Four weeks ago I encouraged deep, diaphragmaticbreathing: in through the nose, out through the mouth. Diaphragmatic means thatyou’re breathing deeply enough to move your diaphragm, the muscle thatseparates your lungs from your guts. If you lie down on the floor and put abook on your stomach, it should rise and fall as you breathe. If it doesn’t,you’re not breathing deeply enough to produce the relaxation response.
Three weeks ago I talked about smiling and laughing.I made specific mention of what happens when you smile and breathe in throughyour nose. The movement of the muscles and of the air cools the blood going tothe hypothalmus region of the brain, releasing feel-good endorphins. Theseendorphins have many energy building, pain relieving, stress reducing, andhealth enhancing benefits.
Before I leave the subject of breathing altogether,at least for a time, I want to offer one more tip: control your breath.Although it’s easy to breathe mindlessly, we’re born with that ability, it’spossible to become aware of and to control the process. The benefits of doingso to your mind-body-spirit being cannot be overstated. They are trulyunfathomable.
Last year I lost 65 pounds and became a marathonrunner. My first 30 pounds were lost exercising at a health facility. I wantedto run but I knew the impact of my weight would be too much for my knees andhips. So I opted for low-impact machines. When I got down to around 200 poundsI started running, without much coaching, wisdom, or knowledge. I just did it,as they say, but in the process I developed some bad habits that I’ve beentrying to change.
The worst habit was to not be aware and in controlof my breathing. Within seconds of starting my run, I would be huffing andpuffing along. Over time I became aware of what I was doing: I was breathing intime with my pace. With every step I would exhale or inhale. Having reachedthis level of awareness, I got to the point where I could control my pace bychanging my respiration rate.
This worked well enough when I was dropping from 12to 11 to 10 to 9-minute miles. But as I went to 8 and then almost 7-minutemiles my breathing pattern, learned from my initial mindless huffing andpuffing, became a real problem. I could no longer breathe as fast as I couldrun without hyperventilating and expending an enormous amount of energy in theprocess. As a result I’ve been relearning how to breathe and run, stretching itout from every step to every other to every third to every fourth step until Ireach my limit.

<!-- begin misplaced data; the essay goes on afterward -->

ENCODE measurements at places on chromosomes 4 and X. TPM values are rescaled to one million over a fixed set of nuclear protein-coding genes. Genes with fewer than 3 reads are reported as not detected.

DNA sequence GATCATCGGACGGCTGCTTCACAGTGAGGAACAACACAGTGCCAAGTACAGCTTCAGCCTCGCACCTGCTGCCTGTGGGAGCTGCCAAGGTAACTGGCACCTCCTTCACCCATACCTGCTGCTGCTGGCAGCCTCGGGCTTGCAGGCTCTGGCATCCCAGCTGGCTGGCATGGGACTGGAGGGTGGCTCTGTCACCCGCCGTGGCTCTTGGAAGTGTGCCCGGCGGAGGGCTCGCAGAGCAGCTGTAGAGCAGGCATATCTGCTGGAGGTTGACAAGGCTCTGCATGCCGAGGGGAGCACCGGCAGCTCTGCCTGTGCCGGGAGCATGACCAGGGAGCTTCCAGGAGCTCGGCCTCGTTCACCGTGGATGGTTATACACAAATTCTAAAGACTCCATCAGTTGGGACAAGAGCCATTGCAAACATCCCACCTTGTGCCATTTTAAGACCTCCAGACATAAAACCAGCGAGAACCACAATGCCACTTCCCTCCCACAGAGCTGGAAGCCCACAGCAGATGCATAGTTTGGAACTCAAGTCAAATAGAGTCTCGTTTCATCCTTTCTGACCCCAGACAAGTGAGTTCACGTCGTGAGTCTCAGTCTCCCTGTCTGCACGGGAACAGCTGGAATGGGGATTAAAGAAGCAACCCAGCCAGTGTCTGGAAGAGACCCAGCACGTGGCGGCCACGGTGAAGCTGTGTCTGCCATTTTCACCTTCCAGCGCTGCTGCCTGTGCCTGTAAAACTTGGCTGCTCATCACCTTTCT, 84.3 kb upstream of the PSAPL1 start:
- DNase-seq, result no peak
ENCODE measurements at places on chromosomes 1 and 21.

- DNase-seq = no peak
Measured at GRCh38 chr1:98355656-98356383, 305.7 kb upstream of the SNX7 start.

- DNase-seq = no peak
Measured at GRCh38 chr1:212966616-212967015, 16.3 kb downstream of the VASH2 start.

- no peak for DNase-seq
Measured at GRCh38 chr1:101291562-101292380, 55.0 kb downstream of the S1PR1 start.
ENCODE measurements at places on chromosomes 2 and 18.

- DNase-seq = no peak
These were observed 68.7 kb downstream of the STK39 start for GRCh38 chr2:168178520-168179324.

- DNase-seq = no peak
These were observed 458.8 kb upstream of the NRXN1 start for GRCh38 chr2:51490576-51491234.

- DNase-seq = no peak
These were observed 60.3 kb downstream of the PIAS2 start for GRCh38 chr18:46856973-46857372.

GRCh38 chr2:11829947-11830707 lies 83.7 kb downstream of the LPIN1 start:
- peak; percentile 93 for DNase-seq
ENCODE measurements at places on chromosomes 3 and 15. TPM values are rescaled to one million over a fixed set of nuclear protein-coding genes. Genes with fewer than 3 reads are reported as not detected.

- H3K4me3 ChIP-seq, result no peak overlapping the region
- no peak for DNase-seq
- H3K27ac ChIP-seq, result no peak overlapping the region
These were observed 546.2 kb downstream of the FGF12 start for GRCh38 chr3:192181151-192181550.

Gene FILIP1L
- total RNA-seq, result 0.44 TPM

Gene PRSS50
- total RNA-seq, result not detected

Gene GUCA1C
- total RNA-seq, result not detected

All this has produced an amazing paradox: breathingslower helps me to run faster and longer. Shallow, rapid, jerky breathingexhausts me and gives me the feeling of extreme exertion. Deep, regular, smoothbreathing energizes me and gives me the feeling of effortlessness. This is whatI want for you.
Enter a piece of ancient yogic wisdom: “Breathing isthe string that controls the kite.” This has become a mantra for me in theearly stages of my runs. I want to control the kite, my mind-body-spirit being,and that happens when I control my breath. If I forget to do this when I firstget started, I’m thrown out of whack for the rest of the run. When I rememberto do this, my performance and perspective are both enhanced.
This truth has wide application, far beyond thefield of running and athletics. Aladar Kogler writes, “The way that you breathedirectly affects your mental and physical state. If you breathe deeply andcount silently as you slowly exhale, you can feel yourself relaxing. Try now tobreathe irregularly and quickly, and you will feel some anxiety. A surprise orsome type of shocking news creates jerks in your breathing, increasing thefeelings of anxiety or tension.” (Yoga for Athletes, LlewellynPublications • St. Paul, MN, 1999).
In other words, control your breath and you willfeel peaceful. Allow your breath to control you and you will feel stressful.This can be done at any time. Do it now. Finish reading this paragraph thenclose your eyes and become aware of your breathing. Slow it down. Control it.Do this for several minutes and wonderful things will begin to happen. Do thisevery day for several minutes, or multiple times day, and you will become morehealthy and whole.
May you be filled with goodness, peace, and joy.
Bob Tschannen-Moran, MCC, BCC